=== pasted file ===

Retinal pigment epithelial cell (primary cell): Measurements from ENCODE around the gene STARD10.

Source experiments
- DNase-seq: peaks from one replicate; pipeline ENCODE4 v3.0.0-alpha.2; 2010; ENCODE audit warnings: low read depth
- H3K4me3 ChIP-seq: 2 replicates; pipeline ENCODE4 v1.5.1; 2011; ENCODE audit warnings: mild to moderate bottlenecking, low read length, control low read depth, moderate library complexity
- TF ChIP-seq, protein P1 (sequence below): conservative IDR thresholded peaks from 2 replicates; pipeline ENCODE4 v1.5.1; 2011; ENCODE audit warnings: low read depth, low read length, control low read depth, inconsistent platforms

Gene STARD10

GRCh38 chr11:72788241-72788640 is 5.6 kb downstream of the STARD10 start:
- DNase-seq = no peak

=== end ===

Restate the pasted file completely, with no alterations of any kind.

Retinal pigment epithelial cell (primary cell): Measurements from ENCODE around the gene STARD10.

Source experiments
- DNase-seq: peaks from one replicate; pipeline ENCODE4 v3.0.0-alpha.2; 2010; ENCODE audit warnings: low read depth
- H3K4me3 ChIP-seq: 2 replicates; pipeline ENCODE4 v1.5.1; 2011; ENCODE audit warnings: mild to moderate bottlenecking, low read length, control low read depth, moderate library complexity
- TF ChIP-seq, protein P1 (sequence below): conservative IDR thresholded peaks from 2 replicates; pipeline ENCODE4 v1.5.1; 2011; ENCODE audit warnings: low read depth, low read length, control low read depth, inconsistent platforms

Gene STARD10

GRCh38 chr11:72788241-72788640 is 5.6 kb downstream of the STARD10 start:
- DNase-seq = no peak